(Rewrites throughout after eight of 10 auctions for deep water
oil and gas blocks)
By Adriana Barrera and David Alire Garcia
MEXICO CITY Dec 5 Mexico on Monday auctioned
eight out of ten deep water oil and gas blocks up for grabs in
the Gulf of Mexico, and scored a joint venture for a major crude
field in the most hotly-anticipated round of the country's
energy opening so far.
China's Offshore Oil Corporation took two of the eight
blocks, while Australia's BHP Billiton outbid Britain's BP
in a bid to partner with Mexican state oil firm Pemex in
the promising Trion light oil field in the Gulf of Mexico.
France's Total also made three winning bids, teaming up with
U.S. major ExxonMobil in the Perdido Fold Belt close to the
U.S.-Mexico maritime border for one and with Norway's Statoil
and BP for two blocks in the Salina Basin further south.
U.S. oil major Chevron, Pemex and Japan's Inpex combined to
win a block while Malaysia's Petronas Carigali and private
equity backed start-up Sierra Offshore Exploration also featured
in two winning consortia, one fronted by U.S. independent Murphy
and Britain's Ophir.
"This underlines Mexico is very competitive in the oil and
gas sector," said Energy Minister Pedro Joaquin Coldwell.
Before the current administration ends in two years, Mexico
will likely hold three more oil auctions for shallow and deep
waters, as well as onshore areas, probably including tenders for
so-called non-conventional fields like shale, the minister said.
Over the next decade, the fields auctioned on Monday could
add some 900,000 barrels per day (bpd) to Mexican output, said
Juan Carlos Zepeda, head of the national oil regulator.
All told, fields containing an estimated 8.4 billion barrels
of oil equivalent (boe) were awarded.
Almost 1.2 billion of those were areas rich in most-valuable
light and super light crude secured by China Offshore, a unit of
the Chinese giant CNOOC, in the Perdido Fold Belt, where output
on the U.S. side of the formation has been booming for years.
Joaquin Coldwell extended a "warm welcome" to the Chinese
oil firm, which easily won the two blocks they sought. China
Offshore's entry into Mexico looks set to mark the biggest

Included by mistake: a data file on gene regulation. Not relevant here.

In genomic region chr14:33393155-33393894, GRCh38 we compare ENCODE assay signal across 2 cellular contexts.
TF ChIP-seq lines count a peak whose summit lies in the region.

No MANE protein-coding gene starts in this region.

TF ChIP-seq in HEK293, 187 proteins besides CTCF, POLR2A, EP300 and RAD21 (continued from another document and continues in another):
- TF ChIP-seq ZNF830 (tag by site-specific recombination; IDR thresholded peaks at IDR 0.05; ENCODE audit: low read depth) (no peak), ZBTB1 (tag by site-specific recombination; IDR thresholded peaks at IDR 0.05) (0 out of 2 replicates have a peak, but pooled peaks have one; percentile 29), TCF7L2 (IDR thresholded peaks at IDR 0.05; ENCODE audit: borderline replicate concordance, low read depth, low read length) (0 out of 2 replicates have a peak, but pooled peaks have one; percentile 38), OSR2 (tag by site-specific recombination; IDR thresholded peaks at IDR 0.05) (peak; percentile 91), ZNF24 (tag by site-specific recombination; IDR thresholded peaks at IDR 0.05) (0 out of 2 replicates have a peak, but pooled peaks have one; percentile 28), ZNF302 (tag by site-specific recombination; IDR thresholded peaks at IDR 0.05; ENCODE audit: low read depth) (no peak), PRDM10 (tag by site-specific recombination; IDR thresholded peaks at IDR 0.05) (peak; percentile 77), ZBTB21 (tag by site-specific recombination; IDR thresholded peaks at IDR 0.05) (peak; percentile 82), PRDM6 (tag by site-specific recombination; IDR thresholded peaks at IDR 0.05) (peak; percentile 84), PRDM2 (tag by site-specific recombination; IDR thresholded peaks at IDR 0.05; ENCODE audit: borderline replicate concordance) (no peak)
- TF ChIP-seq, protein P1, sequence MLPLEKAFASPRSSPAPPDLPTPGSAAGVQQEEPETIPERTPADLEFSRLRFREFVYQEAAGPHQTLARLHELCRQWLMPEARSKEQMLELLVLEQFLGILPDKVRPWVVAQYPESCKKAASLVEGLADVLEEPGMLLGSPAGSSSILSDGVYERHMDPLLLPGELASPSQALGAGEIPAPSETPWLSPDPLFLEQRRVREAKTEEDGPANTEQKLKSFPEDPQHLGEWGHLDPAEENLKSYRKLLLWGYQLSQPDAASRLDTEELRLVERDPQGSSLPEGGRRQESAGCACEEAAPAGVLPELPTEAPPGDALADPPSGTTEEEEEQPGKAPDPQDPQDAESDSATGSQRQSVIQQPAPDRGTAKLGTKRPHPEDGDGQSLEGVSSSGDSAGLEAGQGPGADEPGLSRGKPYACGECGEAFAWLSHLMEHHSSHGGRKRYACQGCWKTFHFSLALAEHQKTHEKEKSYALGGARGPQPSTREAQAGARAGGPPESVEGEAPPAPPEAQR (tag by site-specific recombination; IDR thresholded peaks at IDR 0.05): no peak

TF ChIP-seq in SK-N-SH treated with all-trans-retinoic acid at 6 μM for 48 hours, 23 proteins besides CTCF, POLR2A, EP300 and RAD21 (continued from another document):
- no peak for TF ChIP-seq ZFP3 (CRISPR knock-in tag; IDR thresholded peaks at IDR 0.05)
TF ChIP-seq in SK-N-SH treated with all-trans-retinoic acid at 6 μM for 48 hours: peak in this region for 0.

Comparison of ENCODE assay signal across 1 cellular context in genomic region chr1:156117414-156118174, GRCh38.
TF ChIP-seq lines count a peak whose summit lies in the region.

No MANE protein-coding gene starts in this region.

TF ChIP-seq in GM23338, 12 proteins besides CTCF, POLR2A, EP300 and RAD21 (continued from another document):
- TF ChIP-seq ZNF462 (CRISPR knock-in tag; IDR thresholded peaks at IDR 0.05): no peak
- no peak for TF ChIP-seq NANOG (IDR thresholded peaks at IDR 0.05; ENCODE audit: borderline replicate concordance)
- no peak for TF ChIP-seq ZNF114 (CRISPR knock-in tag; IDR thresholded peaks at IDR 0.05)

investment by a Chinese company in the country.
The Mexican unit of BHP Billiton secured the rights
to tie-up with Pemex in Trion, less than 50 miles (80 km) from
the U.S.-Mexico maritime border.
BHP outbid BP by some $18 million with a $624 million
offer to complement its 4 percent additional royalty bid.
Pemex estimates Trion will require an $11 billion investment
to successfully develop. The competition marks the first time
the ailing Mexican oil giant will join forces with a private
company to drill since losing its monopoly in 2013.
Pemex chief executive Jose Antonio Gonzalez Anaya said the
Trion field would produce 120,000 barrels per day (bpd) by 2025,
though the company has often missed output targets in the past.
The government had said it would be content if four of the
10 blocks went, so the auction was welcome news for Latin
America's No. 2 economy, which has been roiled by fears of
economic turmoil by Donald Trump's election as U.S. president.
The peso currency has slumped amid fears Trump will make
good on threats to tear up a joint trade deal with Mexico or
impose hefty tariffs on Mexican-made goods. It strengthened
slightly during the auctions on Monday.
Trion is nearly 500 square miles (1,285 sq km) in size and
is sandwiched between other blocks in border-straddling Perdido.
New investments in the project are expected to begin next
year, almost entirely from BHP's commitment to spend $1.12
billion, while commercial production is not seen coming online
until 2022 at the earliest.
(Additional repoting by Ana Isabel Martinez and Michael
O'Boyle; editing by Dave Graham and Grant McCool)